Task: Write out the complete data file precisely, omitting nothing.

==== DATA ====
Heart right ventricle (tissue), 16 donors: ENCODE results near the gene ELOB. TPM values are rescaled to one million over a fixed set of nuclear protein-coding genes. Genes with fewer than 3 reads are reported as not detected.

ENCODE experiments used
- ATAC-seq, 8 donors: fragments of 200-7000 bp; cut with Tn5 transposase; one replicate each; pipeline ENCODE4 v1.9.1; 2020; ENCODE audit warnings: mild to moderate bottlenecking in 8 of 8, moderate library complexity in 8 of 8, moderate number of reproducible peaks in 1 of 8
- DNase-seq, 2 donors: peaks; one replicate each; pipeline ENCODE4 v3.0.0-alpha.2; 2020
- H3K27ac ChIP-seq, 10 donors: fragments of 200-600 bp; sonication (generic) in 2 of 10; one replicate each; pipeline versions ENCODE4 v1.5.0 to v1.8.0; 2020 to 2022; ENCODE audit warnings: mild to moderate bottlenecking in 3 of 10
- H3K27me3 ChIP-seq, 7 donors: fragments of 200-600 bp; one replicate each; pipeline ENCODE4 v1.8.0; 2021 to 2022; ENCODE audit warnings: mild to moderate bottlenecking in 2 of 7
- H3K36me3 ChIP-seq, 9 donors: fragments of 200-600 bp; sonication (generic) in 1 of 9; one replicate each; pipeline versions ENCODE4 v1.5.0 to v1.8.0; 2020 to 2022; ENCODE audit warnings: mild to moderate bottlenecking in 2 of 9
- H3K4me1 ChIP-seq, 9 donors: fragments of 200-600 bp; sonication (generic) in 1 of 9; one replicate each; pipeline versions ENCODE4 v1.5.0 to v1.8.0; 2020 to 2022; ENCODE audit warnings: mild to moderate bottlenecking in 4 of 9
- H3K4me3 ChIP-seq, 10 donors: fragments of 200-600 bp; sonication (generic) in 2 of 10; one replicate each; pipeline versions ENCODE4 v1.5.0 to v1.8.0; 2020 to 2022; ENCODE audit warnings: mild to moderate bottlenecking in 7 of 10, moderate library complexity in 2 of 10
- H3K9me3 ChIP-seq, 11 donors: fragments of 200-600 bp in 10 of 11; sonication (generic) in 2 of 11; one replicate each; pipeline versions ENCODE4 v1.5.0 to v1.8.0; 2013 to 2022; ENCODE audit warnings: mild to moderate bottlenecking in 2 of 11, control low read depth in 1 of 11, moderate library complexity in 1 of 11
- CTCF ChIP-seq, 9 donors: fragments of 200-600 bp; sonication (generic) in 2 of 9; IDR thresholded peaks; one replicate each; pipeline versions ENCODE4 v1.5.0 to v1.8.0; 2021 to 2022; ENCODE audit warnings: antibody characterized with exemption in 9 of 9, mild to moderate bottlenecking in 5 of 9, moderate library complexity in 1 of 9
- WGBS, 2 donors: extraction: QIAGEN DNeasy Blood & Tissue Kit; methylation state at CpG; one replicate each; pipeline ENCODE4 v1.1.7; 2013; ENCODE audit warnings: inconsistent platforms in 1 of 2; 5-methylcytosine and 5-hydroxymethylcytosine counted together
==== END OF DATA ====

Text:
Heart right ventricle (tissue), 16 donors: ENCODE results near the gene ELOB. TPM values are rescaled to one million over a fixed set of nuclear protein-coding genes. Genes with fewer than 3 reads are reported as not detected.

ENCODE experiments used
- ATAC-seq, 8 donors: fragments of 200-7000 bp; cut with Tn5 transposase; one replicate each; pipeline ENCODE4 v1.9.1; 2020; ENCODE audit warnings: mild to moderate bottlenecking in 8 of 8, moderate library complexity in 8 of 8, moderate number of reproducible peaks in 1 of 8
- DNase-seq, 2 donors: peaks; one replicate each; pipeline ENCODE4 v3.0.0-alpha.2; 2020
- H3K27ac ChIP-seq, 10 donors: fragments of 200-600 bp; sonication (generic) in 2 of 10; one replicate each; pipeline versions ENCODE4 v1.5.0 to v1.8.0; 2020 to 2022; ENCODE audit warnings: mild to moderate bottlenecking in 3 of 10
- H3K27me3 ChIP-seq, 7 donors: fragments of 200-600 bp; one replicate each; pipeline ENCODE4 v1.8.0; 2021 to 2022; ENCODE audit warnings: mild to moderate bottlenecking in 2 of 7
- H3K36me3 ChIP-seq, 9 donors: fragments of 200-600 bp; sonication (generic) in 1 of 9; one replicate each; pipeline versions ENCODE4 v1.5.0 to v1.8.0; 2020 to 2022; ENCODE audit warnings: mild to moderate bottlenecking in 2 of 9
- H3K4me1 ChIP-seq, 9 donors: fragments of 200-600 bp; sonication (generic) in 1 of 9; one replicate each; pipeline versions ENCODE4 v1.5.0 to v1.8.0; 2020 to 2022; ENCODE audit warnings: mild to moderate bottlenecking in 4 of 9
- H3K4me3 ChIP-seq, 10 donors: fragments of 200-600 bp; sonication (generic) in 2 of 10; one replicate each; pipeline versions ENCODE4 v1.5.0 to v1.8.0; 2020 to 2022; ENCODE audit warnings: mild to moderate bottlenecking in 7 of 10, moderate library complexity in 2 of 10
- H3K9me3 ChIP-seq, 11 donors: fragments of 200-600 bp in 10 of 11; sonication (generic) in 2 of 11; one replicate each; pipeline versions ENCODE4 v1.5.0 to v1.8.0; 2013 to 2022; ENCODE audit warnings: mild to moderate bottlenecking in 2 of 11, control low read depth in 1 of 11, moderate library complexity in 1 of 11
- CTCF ChIP-seq, 9 donors: fragments of 200-600 bp; sonication (generic) in 2 of 9; IDR thresholded peaks; one replicate each; pipeline versions ENCODE4 v1.5.0 to v1.8.0; 2021 to 2022; ENCODE audit warnings: antibody characterized with exemption in 9 of 9, mild to moderate bottlenecking in 5 of 9, moderate library complexity in 1 of 9
- WGBS, 2 donors: extraction: QIAGEN DNeasy Blood & Tissue Kit; methylation state at CpG; one replicate each; pipeline ENCODE4 v1.1.7; 2013; ENCODE audit warnings: inconsistent platforms in 1 of 2; 5-methylcytosine and 5-hydroxymethylcytosine counted together